Ator the Fighting Eagle (1982) / Red Sonja (1985) – 35mm -B-TO-Z DOUBLE BILL AT CINEMATEK

The  Sword and Sorcery Double Bill


Ator the Fighting Eagle (1982) – directed by the man who partially produced ‘Troll2‘,

The son of Torren – Ator – follows his prophesied destiny to bring the end to the ‘Temple of the Spider’. On the way to meet it he fights witches, un-dead warriors, some kind of female warriors and of course a giant spider. Before his journey starts he manages to marry his sister. A cheap ‘Conan the Barbarian’ ripoff with a touch of feminism.

A mention worth is the fact that they wasted about 20 minutes of the movie to show the birth of Ator, which could be done in 2 scenes, and there is an almighty bear as well.

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Red Sonja (1985) – Brigitte Nielsen’s the greatest film (for me); she looks great in this film (even greater in 35mm), unfortunately by the time of  shooting she posses same acting skill as A.Schwarzenegger, who co-stars in it. That makes them a perfect match of physicality and acting skills. [Did I mention that she looks great on film]. The support actors (Paul L. Smith and Ernie Reyes Jr.) compensate for the lack of acting skills at the  top 2.

The film itself has great cinematography (amazing landscape shots)  and impressive sculptures and sets. Similar as in ‘Ator…’ the dialogues aren’t to smart and deep , but the story does not require that. A great 35 mm experience.


The aftermath

After watching this film for the 2nd time, I can confirm that this is one of not many great Polish movies that came out in 2012. It’s also a great comeback for W. Pasikowski, who made his last full feature film in 2001.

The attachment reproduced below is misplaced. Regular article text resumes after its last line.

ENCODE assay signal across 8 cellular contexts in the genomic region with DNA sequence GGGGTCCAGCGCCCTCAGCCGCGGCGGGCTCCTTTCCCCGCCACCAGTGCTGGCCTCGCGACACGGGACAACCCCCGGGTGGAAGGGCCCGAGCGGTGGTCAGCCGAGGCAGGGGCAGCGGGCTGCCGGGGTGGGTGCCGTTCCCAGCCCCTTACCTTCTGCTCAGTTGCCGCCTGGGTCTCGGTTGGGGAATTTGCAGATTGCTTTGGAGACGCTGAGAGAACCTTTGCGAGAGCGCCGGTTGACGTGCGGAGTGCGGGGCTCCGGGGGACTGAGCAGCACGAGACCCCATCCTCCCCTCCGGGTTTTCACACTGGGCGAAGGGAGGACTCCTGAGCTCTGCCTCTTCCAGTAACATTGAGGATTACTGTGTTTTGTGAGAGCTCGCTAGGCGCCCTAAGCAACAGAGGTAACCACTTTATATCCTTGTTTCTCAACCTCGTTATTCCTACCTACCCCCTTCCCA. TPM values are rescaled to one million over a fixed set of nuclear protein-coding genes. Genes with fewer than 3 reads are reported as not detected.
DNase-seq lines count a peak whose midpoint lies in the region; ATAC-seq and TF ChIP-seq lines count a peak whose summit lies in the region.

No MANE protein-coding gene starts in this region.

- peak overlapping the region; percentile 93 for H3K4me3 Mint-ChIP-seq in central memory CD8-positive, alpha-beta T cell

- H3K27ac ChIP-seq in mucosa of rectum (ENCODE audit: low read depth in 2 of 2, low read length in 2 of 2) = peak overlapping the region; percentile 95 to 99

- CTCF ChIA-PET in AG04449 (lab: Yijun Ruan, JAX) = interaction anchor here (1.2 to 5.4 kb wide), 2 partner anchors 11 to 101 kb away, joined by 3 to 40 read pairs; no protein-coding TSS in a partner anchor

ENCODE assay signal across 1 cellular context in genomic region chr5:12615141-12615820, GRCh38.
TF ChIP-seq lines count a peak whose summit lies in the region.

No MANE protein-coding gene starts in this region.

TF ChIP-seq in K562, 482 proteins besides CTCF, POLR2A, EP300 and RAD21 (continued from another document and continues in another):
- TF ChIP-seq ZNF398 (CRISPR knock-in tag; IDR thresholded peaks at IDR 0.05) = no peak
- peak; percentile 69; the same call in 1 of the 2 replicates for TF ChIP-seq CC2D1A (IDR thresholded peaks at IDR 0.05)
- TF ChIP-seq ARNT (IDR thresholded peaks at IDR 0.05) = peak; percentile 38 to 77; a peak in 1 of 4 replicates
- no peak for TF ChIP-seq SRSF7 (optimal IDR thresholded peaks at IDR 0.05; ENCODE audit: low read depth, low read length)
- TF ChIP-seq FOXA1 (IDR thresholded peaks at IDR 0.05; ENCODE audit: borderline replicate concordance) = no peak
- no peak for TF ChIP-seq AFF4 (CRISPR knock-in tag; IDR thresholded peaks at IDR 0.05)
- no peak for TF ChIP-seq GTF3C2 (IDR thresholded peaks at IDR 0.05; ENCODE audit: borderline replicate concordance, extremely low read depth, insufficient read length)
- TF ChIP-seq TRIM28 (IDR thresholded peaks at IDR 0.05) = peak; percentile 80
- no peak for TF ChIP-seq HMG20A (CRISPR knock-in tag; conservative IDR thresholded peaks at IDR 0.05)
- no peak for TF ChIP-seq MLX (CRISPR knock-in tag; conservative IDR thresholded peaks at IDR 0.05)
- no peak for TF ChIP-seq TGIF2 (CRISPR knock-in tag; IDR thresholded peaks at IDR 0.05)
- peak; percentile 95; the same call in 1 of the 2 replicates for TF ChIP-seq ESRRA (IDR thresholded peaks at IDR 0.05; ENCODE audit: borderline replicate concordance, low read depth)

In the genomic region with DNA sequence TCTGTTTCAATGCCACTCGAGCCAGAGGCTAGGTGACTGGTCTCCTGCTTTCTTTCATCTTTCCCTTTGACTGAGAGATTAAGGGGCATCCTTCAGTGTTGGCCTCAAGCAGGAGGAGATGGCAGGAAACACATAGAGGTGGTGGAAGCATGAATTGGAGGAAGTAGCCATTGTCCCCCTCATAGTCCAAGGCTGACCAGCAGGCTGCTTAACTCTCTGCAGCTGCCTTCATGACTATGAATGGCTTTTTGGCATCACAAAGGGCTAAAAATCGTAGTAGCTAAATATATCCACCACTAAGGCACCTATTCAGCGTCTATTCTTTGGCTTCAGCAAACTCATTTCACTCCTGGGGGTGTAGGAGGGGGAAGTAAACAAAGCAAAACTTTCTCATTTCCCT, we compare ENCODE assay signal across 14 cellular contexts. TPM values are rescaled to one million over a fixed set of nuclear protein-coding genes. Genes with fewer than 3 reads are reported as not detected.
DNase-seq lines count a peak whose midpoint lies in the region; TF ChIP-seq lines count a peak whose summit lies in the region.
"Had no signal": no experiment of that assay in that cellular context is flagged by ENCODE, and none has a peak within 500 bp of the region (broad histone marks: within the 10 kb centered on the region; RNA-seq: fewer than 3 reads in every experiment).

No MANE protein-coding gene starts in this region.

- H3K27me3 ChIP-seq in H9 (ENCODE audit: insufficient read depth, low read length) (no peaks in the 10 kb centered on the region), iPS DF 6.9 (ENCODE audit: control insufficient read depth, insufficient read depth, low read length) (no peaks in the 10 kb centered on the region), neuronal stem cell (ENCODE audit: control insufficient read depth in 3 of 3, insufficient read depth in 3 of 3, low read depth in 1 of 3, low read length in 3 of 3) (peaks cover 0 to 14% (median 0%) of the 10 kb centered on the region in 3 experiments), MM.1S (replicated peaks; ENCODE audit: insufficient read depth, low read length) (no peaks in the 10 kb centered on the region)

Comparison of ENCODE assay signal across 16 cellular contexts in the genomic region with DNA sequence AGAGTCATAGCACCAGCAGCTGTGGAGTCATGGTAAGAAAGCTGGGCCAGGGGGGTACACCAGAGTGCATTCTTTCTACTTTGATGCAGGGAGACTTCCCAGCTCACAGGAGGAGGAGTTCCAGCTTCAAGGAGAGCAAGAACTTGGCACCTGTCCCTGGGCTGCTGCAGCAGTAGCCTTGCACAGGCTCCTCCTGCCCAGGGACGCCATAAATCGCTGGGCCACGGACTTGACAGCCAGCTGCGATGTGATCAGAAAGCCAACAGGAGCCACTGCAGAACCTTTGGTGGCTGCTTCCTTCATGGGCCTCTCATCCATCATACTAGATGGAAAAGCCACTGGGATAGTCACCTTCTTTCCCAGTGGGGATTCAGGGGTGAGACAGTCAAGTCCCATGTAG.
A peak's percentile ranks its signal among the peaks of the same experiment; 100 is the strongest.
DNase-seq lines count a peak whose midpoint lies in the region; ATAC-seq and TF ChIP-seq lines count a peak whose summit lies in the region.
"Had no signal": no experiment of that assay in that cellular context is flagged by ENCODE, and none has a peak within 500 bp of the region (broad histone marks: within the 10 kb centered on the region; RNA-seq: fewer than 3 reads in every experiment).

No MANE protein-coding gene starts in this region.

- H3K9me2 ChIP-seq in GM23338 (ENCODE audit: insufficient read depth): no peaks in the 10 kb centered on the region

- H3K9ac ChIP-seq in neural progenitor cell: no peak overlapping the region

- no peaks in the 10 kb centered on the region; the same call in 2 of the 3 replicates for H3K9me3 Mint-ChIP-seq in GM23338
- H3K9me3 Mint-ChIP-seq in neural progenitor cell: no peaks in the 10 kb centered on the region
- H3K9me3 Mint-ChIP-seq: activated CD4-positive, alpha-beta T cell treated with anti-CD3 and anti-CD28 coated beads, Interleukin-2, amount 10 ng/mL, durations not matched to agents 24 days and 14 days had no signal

Uncovering a WWII crime is not a brand new idea, but if you settle the story in an appropriate way and let it unfold as a good thriller’s story should unfold, you’re gonna get a riveting and hypnotizing mixture, that is really hard to create.

These criteria are definitely fulfilled when it comes to story line in “Pokłosie”. The well done editing gives also a nice pace to it.


The characters had been casted really wisely, you don’t get distracted by retarded mainstream actors, we get harsh, authentic and credible artistic creations instead.
There are few great cameos in the film, like the one of D.Szaflarska.


Few scenes are so grandiloquent and exalted, that they can be interpreted as a bit tawdry and corny by few more-demanding-viewers. (But I haven’t found many of them – some of them recalled the VW-Bus car chase scene in “Psy 2” with orchestral background music).
We also have few cliche-characters and cliche-oppositions, but they don’t spoil the film in a significant way.


Thank you Mr. Pasikowski for this exceptional film,

and for reminding me of the barn scene in this film and of the film itself.